The NF-κB transcription factor has been the subject of intense study for many years, reflecting its importance in the immune response. Interestingly, many components along the pathways leading to NF-κB activation, such as MyD88, IRAK family members, TAB1, TAK1, IkB kinase complex factors and NF-κB transcription factors (reviewed in [5]) have been shown to undergo induced alternative splicing in the later phase of the immune response and to generate shorter isoforms that can act as dominant negative factors able to shut down NF-κB dependent transcription.

Here we report the use of a subset of the TRC lentiviral human library [12] to generate loss-of-function phenotypes for a large collection of genes known or predicted to be involved in the splicing reaction (425 genes), with an average 5-fold coverage [13]. By applying this library in human THP-1 monocytic cells, we aim to systematically identify components of the splicing machinery that modulate the secretion of IL-1β. We have identified 19 genes that significantly affect the production of IL-1β after a 24 h challenge with PFA-fixed E. coli. Twelve of these genes are required for IL-1β secretion, while seven are negative regulators of this process. We chose one of the highest scoring negative regulators, SFRS3, for further characterization of its role in IL-1β secretion.

Methods

Cell Culture

THP-1 cells (ATCC TIB-202) were grown in R10- RPMI media 1640 supplemented with 10% (v/v) Fetal Bovine Serum, 1% (v/v) Penicillin-Streptomycin, 1% (v/v) Pyruvate , 1% (v/v) L-Glutamine , 1% (v/v) Non-essential aminoacids , 1% (v/v) Hepes buffer and 0.05 M of 2-Mercaptoethanol, HEK 293T cells (ATCC CRL-11268) were grown in Dulbecco's modified Eagle's medium (DMEM) supplemented with 10% (v/v) Fetal Bovine Serum, 1% (v/v) Penicillin-Streptomycin and 0.05 M of 2-Mercaptoethanol. Cells were kept at 37°C under a 5% carbon dioxide (CO2) atmosphere. Purification of bone marrow derived cells (BMDCs) was adapted from previously described [14], [15]. Briefly, marrow cavities of the tibias and femurs of 8–12 week-old mice were flushed with complete RPMI 1640 (10% FBS) using a 27-gauge needle (Terumo, Tokyo, Japan). After red cells hypotonic lysis for 5 min (with ammonium chloride solution), BM cells were washed and seeded in 96 well round bottom plates (5×104/well), in culture medium supplemented with 30% conditioned medium from mouse granulocyte-macrophage colony stimulating factor (GM-CSF) producing J558L cells. Peripheral blood mononuclear cells (PBMCs) were isolated from buffy coats of healthy donors by density gradient centrifugation using Ficoll-Paque (GE Healthcare). Monocytes were magnetically isolated from PBMCs with CD14 microbeads (Miltenyi Biotec, Germany).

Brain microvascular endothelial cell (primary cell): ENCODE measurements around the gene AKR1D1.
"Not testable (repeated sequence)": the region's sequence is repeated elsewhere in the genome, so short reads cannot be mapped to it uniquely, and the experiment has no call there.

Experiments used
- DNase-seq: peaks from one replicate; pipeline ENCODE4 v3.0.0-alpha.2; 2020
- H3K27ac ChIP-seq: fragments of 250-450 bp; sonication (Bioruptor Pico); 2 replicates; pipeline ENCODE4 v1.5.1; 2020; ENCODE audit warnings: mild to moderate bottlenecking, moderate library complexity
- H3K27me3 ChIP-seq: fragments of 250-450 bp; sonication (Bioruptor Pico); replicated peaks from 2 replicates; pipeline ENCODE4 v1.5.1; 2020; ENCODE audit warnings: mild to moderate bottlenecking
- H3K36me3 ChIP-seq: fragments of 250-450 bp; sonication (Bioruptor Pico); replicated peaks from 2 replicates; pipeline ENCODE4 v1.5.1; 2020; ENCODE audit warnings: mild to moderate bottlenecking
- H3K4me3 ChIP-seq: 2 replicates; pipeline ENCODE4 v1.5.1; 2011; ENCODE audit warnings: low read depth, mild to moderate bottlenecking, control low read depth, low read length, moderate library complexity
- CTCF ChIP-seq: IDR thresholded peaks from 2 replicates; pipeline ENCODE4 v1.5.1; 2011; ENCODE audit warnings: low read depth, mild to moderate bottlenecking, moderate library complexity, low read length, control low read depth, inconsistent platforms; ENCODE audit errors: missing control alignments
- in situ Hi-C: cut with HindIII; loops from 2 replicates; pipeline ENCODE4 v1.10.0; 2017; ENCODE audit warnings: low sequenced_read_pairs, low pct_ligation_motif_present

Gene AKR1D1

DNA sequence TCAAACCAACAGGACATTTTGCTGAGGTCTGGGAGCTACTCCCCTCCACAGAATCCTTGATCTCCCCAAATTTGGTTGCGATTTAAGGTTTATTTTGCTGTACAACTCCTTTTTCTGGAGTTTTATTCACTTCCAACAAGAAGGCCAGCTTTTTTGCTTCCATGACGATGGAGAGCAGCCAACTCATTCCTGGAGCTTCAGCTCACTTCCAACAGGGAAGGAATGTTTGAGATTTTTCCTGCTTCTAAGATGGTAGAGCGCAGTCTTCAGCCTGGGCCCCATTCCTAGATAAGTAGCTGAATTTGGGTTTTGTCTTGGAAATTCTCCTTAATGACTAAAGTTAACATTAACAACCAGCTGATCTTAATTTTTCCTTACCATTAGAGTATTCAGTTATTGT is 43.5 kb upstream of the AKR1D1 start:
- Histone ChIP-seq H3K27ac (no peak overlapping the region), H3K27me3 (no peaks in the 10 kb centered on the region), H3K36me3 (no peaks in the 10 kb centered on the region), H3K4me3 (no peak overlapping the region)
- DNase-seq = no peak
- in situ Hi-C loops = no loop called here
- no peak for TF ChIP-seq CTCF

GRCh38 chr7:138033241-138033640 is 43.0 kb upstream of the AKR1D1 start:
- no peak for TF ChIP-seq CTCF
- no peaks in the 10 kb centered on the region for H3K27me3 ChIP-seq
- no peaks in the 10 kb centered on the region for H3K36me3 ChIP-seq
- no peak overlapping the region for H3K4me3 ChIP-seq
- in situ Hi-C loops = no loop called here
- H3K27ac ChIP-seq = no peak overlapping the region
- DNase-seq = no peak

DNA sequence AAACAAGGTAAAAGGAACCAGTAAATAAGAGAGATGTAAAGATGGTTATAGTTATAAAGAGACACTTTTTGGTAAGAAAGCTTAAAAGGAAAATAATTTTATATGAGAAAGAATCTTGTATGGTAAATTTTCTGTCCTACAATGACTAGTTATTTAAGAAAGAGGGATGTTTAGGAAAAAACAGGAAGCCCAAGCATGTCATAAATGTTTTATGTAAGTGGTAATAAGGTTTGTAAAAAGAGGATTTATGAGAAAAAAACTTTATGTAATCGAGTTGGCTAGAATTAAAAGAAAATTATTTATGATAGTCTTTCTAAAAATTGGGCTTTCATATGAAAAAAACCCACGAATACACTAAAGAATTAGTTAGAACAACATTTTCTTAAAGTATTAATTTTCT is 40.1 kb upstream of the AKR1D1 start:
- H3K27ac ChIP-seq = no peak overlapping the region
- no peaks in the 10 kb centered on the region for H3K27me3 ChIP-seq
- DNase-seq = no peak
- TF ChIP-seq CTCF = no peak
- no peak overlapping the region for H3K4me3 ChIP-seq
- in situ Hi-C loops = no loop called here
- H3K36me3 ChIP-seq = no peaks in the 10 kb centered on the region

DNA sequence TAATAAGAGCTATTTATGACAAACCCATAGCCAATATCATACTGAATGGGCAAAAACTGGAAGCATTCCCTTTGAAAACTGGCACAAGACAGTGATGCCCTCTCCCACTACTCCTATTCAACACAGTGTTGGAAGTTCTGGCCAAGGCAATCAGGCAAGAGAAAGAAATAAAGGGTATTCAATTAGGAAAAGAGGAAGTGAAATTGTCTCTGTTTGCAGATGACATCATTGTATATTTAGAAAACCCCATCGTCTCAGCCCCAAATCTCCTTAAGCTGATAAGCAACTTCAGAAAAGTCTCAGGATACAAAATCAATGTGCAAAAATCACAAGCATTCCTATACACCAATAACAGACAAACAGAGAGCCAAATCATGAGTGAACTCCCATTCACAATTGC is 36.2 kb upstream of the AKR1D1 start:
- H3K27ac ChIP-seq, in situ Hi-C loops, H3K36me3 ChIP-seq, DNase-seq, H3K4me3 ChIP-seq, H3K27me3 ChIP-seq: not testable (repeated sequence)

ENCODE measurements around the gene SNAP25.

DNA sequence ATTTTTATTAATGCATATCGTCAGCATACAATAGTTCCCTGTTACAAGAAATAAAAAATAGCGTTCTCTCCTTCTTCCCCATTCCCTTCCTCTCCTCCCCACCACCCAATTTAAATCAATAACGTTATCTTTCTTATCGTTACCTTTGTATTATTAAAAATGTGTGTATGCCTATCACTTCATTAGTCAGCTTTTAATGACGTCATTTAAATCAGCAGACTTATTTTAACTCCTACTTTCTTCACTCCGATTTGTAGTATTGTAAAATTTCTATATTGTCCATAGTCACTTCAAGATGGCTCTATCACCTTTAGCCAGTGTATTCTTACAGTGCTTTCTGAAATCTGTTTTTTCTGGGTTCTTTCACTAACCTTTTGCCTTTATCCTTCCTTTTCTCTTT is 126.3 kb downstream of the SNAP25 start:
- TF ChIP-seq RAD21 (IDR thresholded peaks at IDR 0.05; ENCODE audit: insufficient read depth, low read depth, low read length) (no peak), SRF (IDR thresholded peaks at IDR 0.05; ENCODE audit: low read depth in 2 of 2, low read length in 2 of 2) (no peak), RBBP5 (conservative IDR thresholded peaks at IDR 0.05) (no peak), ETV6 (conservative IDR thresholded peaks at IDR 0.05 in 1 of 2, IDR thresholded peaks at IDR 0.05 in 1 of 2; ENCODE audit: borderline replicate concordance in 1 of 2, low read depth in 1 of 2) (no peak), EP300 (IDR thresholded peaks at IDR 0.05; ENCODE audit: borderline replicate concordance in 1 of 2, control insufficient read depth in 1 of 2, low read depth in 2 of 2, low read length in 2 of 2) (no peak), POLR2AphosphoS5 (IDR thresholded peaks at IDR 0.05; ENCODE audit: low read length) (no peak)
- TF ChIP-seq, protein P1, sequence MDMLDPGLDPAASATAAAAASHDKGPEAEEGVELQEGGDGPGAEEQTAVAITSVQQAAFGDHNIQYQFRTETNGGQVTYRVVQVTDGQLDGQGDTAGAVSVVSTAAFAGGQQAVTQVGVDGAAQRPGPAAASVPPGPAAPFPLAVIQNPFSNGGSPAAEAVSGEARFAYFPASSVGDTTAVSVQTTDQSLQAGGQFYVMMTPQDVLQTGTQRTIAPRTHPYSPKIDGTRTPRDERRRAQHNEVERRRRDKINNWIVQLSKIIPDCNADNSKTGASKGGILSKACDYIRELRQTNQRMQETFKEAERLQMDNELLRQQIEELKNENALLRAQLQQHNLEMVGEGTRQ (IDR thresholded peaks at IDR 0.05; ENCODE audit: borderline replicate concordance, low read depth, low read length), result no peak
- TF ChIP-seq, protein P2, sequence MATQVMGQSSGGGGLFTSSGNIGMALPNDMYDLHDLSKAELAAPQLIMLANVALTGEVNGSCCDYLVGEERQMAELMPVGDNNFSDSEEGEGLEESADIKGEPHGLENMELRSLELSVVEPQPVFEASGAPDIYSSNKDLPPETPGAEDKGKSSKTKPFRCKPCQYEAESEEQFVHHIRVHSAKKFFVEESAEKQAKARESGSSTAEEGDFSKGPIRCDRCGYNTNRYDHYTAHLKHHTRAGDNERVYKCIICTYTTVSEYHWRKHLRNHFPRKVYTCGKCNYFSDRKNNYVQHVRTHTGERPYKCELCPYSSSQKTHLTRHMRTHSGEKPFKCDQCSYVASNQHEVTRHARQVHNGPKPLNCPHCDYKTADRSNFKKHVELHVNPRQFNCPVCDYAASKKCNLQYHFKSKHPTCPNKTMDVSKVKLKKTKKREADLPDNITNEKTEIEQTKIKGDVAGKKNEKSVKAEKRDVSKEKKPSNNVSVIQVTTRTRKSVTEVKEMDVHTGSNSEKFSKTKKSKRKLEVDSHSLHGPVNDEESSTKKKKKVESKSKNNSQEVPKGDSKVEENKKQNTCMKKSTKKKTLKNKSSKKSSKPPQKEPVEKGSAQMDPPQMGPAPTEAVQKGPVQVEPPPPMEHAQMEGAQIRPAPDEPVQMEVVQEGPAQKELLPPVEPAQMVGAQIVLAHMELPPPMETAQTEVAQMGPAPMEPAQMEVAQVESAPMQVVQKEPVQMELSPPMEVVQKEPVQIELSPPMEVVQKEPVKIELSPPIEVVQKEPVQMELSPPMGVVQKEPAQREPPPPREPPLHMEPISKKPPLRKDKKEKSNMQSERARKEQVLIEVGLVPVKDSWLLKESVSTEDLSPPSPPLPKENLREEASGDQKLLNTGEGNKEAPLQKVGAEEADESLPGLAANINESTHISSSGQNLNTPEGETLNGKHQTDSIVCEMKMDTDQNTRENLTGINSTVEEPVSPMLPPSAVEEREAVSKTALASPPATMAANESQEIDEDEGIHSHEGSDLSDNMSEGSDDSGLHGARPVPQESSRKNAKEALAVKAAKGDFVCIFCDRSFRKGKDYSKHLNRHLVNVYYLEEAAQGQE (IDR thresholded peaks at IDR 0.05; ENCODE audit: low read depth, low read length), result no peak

The RNAi Consortium RNAi library and lentiviral infection

Detailed description of the RNAi Consortium (TRC) lentiviral RNAi library used in this study was originally described in [13] and [16]. Briefly, most splicing and NLR genes were targeted with ∼5 short hairpin RNAs (shRNAs) expressed under the control of the U6 Pol III promoter in a lentiviral vector (pLKO.1) that also confers puromycin resistance. Plasmid DNA purification, lentiviral production and infection were performed as described [12] (and see www.broad.mit.edu/rnai/trc/lib for additional details).